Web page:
A doctoral student at UCSC examines how a new method of cattle ranching can help restore tropical forests in her home country of Colombia
In the southwestern mountain forest of Quindío, Colombia, there is a farm known as Finca Pinzacuá. Here in the La Vieja watershed, rancher Don Olimpo raises cattle. It’s the number one land use in Latin America—and its continued expansion has been blamed for the ongoing degradation of native rainforests.
Finca Pinzacuá, like many cattle ranches, began as a forested shade coffee plantation, home to many species of plants and animals. A few live only in the forest. After coffee prices plummeted in the 1990s, Olimpo accepted a subsidy to raze his trees and ranch cattle instead. The farm became strangely quiet without the song of vibrantly colored birds. A savannah of invasive African grasses replaced native vegetation. Rainwater carved gashes into the steep hillsides, stealing nutrients from the soil before leaving it parched and lifeless. During the dry season, Olimpo’s dehydrated animals found refuge beneath a single remaining tree. Every year, Olimpo used more expensive fertilizer to grow enough grass for his cattle. He feared rising costs would force him to abandon his damaged land.
Cattle ranches like Finca Pinzacuá have a long history in Colombia. Spanish colonists settled in Latin America in the 16th century, bringing cows and a tradition of ranching. As demand grew, ranching turned to methods ill-suited to the tropics. Today, cattle ranching covers 27 percent of Latin America—and it replaces some of the world’s most biodiverse forests. Researchers estimate that 40 percent of the original forests in Central and South America are gone. Land now used for conventional cattle ranching represents nearly two-thirds of this loss. Without as many trees to capture carbon dioxide from the atmosphere, climate change across the globe has worsened.
Despite these stark environmental consequences, conventional cattle ranching keeps spreading—and we’re part of the reason why.
“We are not becoming vegetarian anytime soon,” says researcher Alicia Calle of UC Santa Cruz.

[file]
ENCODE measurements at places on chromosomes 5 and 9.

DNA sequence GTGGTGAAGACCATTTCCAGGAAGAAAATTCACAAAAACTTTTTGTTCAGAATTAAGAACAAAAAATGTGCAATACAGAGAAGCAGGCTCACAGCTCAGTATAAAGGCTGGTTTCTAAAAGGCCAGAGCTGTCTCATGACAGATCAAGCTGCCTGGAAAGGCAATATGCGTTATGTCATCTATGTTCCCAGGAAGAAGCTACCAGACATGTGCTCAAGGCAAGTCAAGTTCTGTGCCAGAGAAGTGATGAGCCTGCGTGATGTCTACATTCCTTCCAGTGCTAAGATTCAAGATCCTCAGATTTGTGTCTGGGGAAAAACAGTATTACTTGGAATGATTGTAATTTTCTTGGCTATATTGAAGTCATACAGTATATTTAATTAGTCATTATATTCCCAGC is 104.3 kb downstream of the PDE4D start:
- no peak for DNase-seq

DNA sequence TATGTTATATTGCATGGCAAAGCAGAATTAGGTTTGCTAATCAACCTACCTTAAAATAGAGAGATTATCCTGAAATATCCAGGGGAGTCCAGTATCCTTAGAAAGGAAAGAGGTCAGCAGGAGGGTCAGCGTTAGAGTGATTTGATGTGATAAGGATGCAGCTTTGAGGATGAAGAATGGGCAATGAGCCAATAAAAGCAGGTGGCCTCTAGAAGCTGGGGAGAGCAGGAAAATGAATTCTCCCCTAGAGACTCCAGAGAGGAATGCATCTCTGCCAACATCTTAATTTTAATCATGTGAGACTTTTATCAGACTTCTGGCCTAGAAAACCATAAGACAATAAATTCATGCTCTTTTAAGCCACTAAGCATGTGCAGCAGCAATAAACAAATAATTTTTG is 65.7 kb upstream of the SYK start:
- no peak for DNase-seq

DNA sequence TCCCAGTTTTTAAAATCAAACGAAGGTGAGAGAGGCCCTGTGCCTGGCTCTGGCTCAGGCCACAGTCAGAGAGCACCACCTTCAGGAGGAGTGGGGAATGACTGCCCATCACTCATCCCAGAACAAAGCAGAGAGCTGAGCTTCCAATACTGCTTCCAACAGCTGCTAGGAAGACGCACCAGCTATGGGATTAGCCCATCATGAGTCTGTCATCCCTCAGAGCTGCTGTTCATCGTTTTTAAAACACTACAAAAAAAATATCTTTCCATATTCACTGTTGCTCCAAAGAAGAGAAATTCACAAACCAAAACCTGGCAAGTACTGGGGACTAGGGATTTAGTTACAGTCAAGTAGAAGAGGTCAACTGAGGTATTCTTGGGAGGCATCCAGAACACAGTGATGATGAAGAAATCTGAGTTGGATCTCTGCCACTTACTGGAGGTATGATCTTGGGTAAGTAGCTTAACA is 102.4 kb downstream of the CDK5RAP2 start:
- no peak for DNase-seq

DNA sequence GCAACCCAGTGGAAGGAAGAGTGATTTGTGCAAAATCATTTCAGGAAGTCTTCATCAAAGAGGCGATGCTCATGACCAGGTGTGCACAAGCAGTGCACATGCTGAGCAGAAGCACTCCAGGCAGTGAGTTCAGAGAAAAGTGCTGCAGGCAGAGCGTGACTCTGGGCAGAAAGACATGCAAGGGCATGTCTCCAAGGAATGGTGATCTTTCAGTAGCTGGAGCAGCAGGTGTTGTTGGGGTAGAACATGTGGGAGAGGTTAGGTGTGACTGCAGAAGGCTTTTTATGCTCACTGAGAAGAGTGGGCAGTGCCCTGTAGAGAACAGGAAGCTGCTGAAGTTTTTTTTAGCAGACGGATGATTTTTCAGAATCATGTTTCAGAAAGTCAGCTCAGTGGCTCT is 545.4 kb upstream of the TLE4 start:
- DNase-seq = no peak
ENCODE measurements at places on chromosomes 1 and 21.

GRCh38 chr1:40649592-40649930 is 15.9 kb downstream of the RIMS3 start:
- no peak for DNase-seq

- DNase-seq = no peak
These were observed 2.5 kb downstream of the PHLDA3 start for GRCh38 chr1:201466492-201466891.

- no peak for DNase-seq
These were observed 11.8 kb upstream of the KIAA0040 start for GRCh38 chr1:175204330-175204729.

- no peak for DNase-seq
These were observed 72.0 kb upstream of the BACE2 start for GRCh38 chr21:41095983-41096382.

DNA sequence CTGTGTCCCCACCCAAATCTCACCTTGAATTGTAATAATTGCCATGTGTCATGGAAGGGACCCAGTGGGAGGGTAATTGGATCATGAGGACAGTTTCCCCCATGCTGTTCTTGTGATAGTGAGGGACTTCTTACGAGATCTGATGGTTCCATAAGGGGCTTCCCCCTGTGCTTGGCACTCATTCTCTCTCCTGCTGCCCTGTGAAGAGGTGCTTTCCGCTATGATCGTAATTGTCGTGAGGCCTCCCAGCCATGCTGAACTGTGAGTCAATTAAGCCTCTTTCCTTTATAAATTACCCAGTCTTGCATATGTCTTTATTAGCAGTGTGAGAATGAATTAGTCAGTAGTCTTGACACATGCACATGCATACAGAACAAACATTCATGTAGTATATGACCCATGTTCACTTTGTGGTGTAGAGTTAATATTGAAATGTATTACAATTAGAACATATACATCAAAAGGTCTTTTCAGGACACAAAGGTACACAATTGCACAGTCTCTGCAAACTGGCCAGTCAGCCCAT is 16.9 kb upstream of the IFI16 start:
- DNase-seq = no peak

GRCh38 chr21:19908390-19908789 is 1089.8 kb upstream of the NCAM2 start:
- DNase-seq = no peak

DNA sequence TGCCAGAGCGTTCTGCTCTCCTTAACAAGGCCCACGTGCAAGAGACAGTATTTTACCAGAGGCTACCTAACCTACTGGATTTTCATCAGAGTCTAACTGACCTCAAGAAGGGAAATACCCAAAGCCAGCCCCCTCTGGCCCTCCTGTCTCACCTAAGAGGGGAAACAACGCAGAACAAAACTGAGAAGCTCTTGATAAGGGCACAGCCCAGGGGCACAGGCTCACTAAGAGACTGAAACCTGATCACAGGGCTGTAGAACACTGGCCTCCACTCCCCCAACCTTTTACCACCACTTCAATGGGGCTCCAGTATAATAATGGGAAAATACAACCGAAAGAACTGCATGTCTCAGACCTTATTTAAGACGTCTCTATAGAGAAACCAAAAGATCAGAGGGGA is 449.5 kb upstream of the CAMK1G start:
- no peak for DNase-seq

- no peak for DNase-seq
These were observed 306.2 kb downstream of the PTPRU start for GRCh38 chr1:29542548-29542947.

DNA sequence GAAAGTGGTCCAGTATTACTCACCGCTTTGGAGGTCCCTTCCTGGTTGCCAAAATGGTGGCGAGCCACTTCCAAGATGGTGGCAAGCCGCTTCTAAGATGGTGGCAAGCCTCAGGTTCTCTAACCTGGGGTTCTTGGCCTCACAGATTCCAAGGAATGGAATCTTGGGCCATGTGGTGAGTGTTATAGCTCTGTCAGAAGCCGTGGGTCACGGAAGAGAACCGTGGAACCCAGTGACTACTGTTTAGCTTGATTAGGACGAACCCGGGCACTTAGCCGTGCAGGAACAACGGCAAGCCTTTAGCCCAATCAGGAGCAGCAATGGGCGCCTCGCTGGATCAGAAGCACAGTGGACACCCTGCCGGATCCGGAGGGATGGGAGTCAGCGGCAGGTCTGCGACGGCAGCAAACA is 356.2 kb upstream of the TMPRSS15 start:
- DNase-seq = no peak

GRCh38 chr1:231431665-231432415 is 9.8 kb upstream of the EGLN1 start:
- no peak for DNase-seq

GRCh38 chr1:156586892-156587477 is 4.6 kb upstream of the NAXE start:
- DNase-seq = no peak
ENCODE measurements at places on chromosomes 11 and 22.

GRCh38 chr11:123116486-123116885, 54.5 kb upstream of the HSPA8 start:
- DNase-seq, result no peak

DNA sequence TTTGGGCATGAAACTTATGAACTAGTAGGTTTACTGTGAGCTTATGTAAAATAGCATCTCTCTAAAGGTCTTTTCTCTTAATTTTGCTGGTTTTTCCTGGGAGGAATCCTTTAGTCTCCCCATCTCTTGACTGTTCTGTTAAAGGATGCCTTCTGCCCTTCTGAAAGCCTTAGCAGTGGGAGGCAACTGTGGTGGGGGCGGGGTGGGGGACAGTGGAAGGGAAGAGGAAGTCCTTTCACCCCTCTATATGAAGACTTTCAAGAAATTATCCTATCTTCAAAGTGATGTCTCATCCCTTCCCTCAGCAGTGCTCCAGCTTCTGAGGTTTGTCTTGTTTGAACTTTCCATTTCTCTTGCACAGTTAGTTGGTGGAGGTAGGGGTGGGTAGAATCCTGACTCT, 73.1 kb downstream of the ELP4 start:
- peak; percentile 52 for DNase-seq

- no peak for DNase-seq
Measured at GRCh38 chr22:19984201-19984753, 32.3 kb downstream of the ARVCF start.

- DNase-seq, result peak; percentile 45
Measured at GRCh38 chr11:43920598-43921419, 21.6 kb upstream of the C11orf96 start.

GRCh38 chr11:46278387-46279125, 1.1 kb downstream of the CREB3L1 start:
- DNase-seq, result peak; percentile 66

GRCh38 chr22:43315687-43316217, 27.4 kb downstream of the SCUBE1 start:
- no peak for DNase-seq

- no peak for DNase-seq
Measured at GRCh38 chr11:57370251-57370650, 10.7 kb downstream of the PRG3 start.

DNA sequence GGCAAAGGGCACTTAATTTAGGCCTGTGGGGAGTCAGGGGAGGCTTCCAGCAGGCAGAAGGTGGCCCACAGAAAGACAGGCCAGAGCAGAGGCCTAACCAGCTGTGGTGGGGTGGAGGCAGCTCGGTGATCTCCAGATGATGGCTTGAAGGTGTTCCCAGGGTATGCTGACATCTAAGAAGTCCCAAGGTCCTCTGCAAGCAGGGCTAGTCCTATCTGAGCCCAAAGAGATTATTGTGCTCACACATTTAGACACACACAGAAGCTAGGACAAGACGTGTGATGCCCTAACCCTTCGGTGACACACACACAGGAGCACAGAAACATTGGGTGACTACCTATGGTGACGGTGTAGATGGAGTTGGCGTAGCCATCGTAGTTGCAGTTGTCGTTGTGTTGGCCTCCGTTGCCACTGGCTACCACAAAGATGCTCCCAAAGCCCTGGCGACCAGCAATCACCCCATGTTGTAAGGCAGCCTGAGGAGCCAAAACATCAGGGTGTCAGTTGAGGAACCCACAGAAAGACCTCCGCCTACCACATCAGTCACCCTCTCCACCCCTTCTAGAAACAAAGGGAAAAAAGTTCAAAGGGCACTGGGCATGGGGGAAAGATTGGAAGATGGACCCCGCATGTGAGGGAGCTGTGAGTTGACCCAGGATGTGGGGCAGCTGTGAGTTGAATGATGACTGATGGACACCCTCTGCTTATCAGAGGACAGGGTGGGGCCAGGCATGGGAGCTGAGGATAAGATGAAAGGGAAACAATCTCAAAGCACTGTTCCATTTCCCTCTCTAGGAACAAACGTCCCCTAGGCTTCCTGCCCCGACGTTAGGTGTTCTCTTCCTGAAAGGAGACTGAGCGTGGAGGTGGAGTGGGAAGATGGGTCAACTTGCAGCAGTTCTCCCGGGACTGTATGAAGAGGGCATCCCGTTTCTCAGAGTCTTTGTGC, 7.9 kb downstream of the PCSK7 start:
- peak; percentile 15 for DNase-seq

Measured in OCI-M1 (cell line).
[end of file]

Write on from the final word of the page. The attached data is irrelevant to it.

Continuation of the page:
Calle, a Ph.D candidate at UCSC, works with a Colombian research and training organization called CIPAV to understand how sustainable cattle ranching can restore the valuable forests of Latin America. Calle grew up in Colombia and began her career as a graphic designer. But she was long aware of the consequences of cattle ranching; her brother-in-law Enrique Murgueitio is CIPAV’s executive director, while her sister Zoraida leads the group’s research on ecological restoration. Calle worked with CIPAV as well, and her interests in conservation biology grew. In 2006 she went to Yale University to pursue her master’s degree.
At first, Calle did not share her family’s passion for improving cattle ranching.
“Cattle ranching was the worst thing ever. I didn’t want anything to do with it,” she says.
Calle agreed, however, to help CIPAV analyze the changes that had taken place on farms that participated in a pilot project for an alternative to conventional cattle ranching. In this method, known as silvopastoral systems, or SPS, native forests and cattle grow together. The pilot project promoted sustainable ranching on more than 50 farms, including Olimpo’s, with technical assistance and financial support. According to CIPAV, farms using intensive silvopastoral ranching techniques produce more beef and milk than conventional farms—all without clearing any more forests.
When she saw how SPS had improved the land and increased awareness of conservation among local ranchers, Calle had a change of heart. She realized that although cattle ranches are in Colombia to stay, managing them differently might be an effective way to restore forests.
“If we really wanted to have cattle ranching in the tropics, we needed a form of ranching that was designed for the condition of the tropics,” Calle says.
SPS in Latin America combines native trees, shrubs and pastures. This creates an agroecosystem: a community of plants and animals that help one another survive. At the center of the community is a legume, a bean-like plant that infuses the soil with nitrogen through bacteria living in its roots. The nitrogen feeds other plants, replacing the need for chemical fertilizer. Native shrubs and trees provide protein-rich food and shade for the cattle, helping the animals grow healthier and produce more milk. Dense vegetation stabilizes the soil, helping it retain water and provide hydration for the animals and plants—even in drought conditions.
No two farmers use quite the same system. Some choose to plant trees throughout their pastures; others plant dense timber forests on the steep slopes not suited for cattle. Still others use lines of trees to make living fences or to protect streams. “The farmer gets a menu of different options,” Calle says.